Asian stocks dip as investors question consequences of US debt deal

Asian shares gave back early gains on Tuesday with relief Possible default was averted by the US government It gave way to concern that the deal to suspend its debt ceiling was a compromise that would have negative consequences.

The package must still be approved by the Republican-controlled House and the Democratic-controlled Senate before the debt limit is reached, likely by next Monday.

“The US had a poor solution to the debt ceiling negotiations with still a massive increase in government debt and no real spending cuts, but (they) have taken the pressure off for now,” said James Rosenberg, advisor at Sydney-based broker Ord Minnette. .

“There remains a significant disconnect between the bond and equity markets. The bond market indicates a high probability of 70 percent of a recession in the United States in the coming year. These signals stand in stark contrast to the resilient stock market.”

MSCI’s broadest index of Asia-Pacific shares outside Japan fell 0.02 percent on Tuesday, after US stocks closed Monday for the Memorial Day holiday. The index is down 1.3 percent so far this month.

Australian stocks fell 0.11 percent, while the Nikkei index rose 0.36 percent, after the Japanese index hit a 33-year high amid optimism about the US debt deal and the weakness of the yen, which helps exporters in the country.

Hong Kong’s Hang Seng rose 0.31 percent at the open, but fell 0.82 percent later in the session, extending its recent decline to a new low this year. China’s CSI300 index fell 1.16 percent.

The Hang Seng Index lost 7.2 percent during the month of May, while the CSI300 Index fell 5.5 percent as a result of the Chinese economy not recovering from the epidemic lockdown ending in January as quickly as expected.

“Everyone is looking at the disappointment in the performance of Chinese stocks recently and this is now creating negative investor sentiment,” said Jack Siu, chief investment officer of Credit Suisse in China.

“Investors are now more silent about the reopening of China’s story and contemplating their positions.”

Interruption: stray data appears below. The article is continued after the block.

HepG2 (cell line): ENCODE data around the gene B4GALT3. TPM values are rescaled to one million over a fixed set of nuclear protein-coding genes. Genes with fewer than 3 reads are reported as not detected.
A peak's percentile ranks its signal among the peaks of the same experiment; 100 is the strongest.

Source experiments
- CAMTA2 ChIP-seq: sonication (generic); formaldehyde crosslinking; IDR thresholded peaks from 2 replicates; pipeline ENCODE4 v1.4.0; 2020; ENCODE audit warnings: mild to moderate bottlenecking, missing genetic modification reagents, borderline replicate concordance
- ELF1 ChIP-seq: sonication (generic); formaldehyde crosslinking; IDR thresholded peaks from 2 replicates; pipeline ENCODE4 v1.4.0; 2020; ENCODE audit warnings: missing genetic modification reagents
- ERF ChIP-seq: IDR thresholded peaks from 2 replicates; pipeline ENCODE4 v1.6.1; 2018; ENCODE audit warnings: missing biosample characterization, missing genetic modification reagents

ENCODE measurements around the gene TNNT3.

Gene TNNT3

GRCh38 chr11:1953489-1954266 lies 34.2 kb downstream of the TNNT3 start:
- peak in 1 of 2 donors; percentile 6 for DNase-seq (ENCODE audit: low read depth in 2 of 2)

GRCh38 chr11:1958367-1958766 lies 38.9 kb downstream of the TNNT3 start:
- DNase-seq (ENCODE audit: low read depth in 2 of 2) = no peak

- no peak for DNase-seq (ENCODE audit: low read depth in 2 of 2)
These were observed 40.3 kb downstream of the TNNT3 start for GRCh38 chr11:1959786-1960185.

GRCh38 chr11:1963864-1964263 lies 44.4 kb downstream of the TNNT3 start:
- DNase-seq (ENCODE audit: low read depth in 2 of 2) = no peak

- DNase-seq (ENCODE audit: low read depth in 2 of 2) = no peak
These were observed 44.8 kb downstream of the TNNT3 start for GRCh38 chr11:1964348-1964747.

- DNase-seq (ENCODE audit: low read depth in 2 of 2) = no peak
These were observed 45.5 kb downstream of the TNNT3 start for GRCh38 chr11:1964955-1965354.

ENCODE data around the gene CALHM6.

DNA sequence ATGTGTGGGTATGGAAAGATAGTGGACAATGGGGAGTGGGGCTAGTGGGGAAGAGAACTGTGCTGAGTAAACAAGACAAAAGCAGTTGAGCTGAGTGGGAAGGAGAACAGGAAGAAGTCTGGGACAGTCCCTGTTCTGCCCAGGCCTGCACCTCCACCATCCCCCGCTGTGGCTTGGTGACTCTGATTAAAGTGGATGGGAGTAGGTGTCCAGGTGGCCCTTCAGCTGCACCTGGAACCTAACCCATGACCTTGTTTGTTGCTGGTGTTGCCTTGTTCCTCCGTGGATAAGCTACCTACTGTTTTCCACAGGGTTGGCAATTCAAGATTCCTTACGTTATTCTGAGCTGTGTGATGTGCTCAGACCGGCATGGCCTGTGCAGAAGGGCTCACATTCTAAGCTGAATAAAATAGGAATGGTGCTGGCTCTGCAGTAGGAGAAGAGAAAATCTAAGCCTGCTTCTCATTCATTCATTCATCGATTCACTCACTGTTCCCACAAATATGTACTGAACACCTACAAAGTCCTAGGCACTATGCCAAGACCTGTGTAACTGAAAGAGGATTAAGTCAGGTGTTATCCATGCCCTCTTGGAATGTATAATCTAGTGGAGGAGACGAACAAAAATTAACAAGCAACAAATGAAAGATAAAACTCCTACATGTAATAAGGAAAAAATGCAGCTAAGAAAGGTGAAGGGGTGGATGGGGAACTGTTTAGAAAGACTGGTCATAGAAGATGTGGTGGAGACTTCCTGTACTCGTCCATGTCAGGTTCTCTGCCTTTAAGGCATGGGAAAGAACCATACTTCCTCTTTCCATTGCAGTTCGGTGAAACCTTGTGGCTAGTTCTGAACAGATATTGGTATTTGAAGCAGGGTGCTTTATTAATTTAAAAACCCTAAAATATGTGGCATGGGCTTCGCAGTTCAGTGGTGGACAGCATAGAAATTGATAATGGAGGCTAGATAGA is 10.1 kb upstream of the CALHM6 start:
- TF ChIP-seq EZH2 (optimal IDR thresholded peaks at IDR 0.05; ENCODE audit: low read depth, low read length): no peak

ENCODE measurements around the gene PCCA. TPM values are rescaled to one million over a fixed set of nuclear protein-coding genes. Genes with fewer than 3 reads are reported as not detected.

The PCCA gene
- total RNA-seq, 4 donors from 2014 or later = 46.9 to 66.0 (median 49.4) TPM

In Asian trade, long-term US Treasury bonds rose on Tuesday as bond traders welcomed an agreement to suspend Washington’s borrowing limit until January 2025 in return for spending caps and cuts in government programmes.

Despite the positive initial response, investors say the markets are not out of the woods yet. Narrow margins in the House and Senate mean moderates on both sides will have to support the bill for it to pass.

Benchmark 10-year yields fell 6 basis points during Asian trading, to 3.7616 percent, while 30-year bond yields fell 6.3 basis points, to 3.9134 percent.

With the debt deal heading to Congress for approval, analysts from JB Were said up to $600 billion worth of bonds could be issued in the next six to eight weeks.

The size of the treasury issue and the economic implications are now being considered, according to David Zhao, global strategist for Asia Pacific at Invesco.

“The recent regional banking crisis in the United States, along with Treasury issuances, is likely to lead to a tightening of liquidity conditions,” Zhao said.

“Announcing a debt deal in the near term is a boost to market sentiment, but it puts pressure on growth due to government spending cuts, tighter liquidity conditions, but the flip side is that the pressure on growth does the job for the Fed as it tries to cool the economy. It could It has a dampening effect on inflation.”

Across the region, Euro Stoxx 50 futures were up 0.14%, German DAX futures were up 0.09%, while FTSE futures were down 0.08%, at 7,631.

US stock futures, S&P 500 e-minis, rose 0.23 percent to 4,223.

The dollar fell 0.03 percent on Tuesday against the yen to 140.4, just below the year’s high of 140.91 hit on Monday.

The euro rose 0.1 percent flat at $1.0702, after losing 2.89 percent in one month, while the dollar index, which measures the US currency against a basket of currencies of other major trading partners, fell to 104.41, against more than two. – Height of the month. It was also trading near a six-month peak against the Chinese yuan.

US crude fell 0.7 percent, after it reached $72.17 a barrel, after rising by 0.3 percent in previous trading. Brent crude fell to $76.42 a barrel.

Gold declined slightly with spot price at $1935.72 an ounce.